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Sabarmati not polluted? Gujarat CM 'lied' on Gandhi martyrs day: Top envionmentalist

By Our Representative
Taking strong exception to Gujarat chief minister Vijay Rupani stating during his poll campaign in Delhi on January 30 that Sabarmati river has become clean after the Riverfront Development Project was implemented, senior environmental activist Mahesh Pandya has said it doesn't augur well for him to "lie of the Gandhi martyrs day."
Commenting on Rupani, Pandya, who is director of the NGO Paryavaran Mitra, and has been working in close coordination with Government of India and Gujarat government agencies on environmental issues, said, on two different occasions, two separate GoI ministries qualified Sabarmati as one the most polluted Gujarat rivers.
Citing a report by the Gujarat Pollution Control Board (GPCB) dated March 23, 2019, Pandya, who is an invitee from India to the United Nations for climate change and environment, said, even the 11-kilometre stretch Sabarmati Riverfront Front has been qualified as polluted.
He added, "It should also be remembered that the Riverfront does not have any Sabarmati river water. It is filled with Narmada waters... Rupani was making his statement purely for electoral gain."
On November 28, 2019, Rattan Lal Kataria, minister of state for water resources, in an answer to an unstarred question to the Lok Sabha, identifying Sabarmati as one of the 323 polluted rivers of India, said that this to "due to discharge of untreated and partially treated sewage from cities/towns and industrial effluents."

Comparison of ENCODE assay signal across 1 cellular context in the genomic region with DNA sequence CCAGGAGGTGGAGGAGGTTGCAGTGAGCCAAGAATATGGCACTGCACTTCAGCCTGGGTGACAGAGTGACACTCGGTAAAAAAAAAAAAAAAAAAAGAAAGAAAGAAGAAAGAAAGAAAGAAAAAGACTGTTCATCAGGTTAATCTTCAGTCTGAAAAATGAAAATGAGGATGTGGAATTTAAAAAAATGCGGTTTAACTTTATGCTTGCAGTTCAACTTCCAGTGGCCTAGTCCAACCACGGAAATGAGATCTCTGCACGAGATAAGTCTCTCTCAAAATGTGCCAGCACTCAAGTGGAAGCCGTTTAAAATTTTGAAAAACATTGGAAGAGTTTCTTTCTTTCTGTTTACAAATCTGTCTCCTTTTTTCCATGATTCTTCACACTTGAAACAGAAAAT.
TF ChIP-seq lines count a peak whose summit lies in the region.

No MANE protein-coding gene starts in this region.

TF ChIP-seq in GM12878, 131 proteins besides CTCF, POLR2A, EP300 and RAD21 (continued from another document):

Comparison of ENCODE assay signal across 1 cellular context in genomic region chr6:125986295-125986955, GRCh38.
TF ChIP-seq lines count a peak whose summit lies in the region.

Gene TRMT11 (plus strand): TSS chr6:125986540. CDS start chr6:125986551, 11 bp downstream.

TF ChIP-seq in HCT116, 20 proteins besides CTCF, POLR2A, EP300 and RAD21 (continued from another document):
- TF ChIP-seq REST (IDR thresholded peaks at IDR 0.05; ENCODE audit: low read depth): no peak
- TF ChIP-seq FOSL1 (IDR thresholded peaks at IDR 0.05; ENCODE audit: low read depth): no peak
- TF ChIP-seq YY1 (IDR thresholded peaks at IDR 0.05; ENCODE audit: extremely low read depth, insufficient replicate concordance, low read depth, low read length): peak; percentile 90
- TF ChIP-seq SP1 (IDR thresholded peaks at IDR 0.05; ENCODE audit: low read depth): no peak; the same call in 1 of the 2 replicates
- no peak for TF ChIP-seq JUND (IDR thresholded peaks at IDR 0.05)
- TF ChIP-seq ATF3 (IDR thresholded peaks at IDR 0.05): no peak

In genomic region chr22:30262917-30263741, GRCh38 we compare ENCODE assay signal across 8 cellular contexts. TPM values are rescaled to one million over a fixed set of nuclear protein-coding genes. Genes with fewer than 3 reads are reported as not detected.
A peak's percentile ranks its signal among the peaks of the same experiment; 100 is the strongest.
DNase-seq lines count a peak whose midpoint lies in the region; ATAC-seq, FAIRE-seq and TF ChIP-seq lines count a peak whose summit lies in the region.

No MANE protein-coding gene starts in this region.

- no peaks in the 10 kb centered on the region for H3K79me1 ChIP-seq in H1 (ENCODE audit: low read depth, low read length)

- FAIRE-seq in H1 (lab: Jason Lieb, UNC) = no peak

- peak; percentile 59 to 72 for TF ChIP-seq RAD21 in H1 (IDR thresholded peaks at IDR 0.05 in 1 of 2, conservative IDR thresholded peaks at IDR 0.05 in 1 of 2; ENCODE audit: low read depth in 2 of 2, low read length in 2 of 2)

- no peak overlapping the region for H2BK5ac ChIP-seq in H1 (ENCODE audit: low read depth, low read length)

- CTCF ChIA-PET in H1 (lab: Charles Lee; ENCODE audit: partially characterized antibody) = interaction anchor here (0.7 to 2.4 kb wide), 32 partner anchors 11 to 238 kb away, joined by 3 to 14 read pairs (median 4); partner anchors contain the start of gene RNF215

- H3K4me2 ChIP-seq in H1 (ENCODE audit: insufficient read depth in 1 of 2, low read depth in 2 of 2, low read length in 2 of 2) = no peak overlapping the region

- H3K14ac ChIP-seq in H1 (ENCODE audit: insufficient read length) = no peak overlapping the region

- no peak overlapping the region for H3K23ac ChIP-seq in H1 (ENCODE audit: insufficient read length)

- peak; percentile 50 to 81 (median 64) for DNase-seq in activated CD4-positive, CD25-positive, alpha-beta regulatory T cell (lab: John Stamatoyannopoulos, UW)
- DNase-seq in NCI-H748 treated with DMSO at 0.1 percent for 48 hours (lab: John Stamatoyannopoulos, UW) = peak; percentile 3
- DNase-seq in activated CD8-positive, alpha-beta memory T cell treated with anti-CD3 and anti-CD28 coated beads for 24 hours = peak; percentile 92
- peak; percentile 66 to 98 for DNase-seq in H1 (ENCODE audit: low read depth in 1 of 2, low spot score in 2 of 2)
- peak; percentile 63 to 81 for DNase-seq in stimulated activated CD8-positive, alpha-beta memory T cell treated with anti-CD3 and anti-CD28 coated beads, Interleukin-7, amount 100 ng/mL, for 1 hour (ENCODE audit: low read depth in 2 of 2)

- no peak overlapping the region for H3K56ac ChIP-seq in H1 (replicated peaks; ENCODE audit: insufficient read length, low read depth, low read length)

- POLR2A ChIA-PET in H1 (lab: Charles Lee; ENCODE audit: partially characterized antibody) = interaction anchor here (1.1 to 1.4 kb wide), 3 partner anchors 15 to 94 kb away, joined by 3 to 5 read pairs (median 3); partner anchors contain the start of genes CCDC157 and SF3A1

20 polluted stretches of rivers have been identified in Gujarat based on Bio-chemical Oxygen Demand (BOD), a key indicator of organic pollution
Kataria continued, "Non-point sources of pollution like agricultural runoff, runoff from solid waste dump sites, etc. also contribute to pollution of rivers", adding, as per the latest report of the Central Pollution Control Board (CPCB), "351 polluted river stretches have been identified on 323 rivers based on the value of Bio-chemical Oxygen Demand (BOD)."
The 20 polluted rivers identified by CPCB are -- Amlakhadi, Bhadar, Bhogavo, Khari, Sabarmati, Vishwamitri, Dhadar, Triveni, Amravati (tributary of Narmada), Damanganga, Kolak, Mahi, Shedhi, Tapi, Anas, Balehwar Khadi, Kim, Meshwa, Mindhola, and Narmada.
Answering another unstarred question, Babul Supriyo, minister of state for environment, forests and climate change, said on July 19, 2019, "As per a report published by CPCB in September, 2018, 351 rivers stretches are identified as polluted. Out of these, 20 polluted stretches of rivers have been identified in Gujarat based on Bio-chemical Oxygen Demand (BOD), a key indicator of organic pollution."
He added, "Water bodies including rivers in the country are mainly polluted due to discharge of untreated and partially treated sewage from cities/towns and industrial effluents. Non-point sources of pollution like agricultural runoff, open defecation, runoff from solid waste dump sites, etc. also contribute to pollution."

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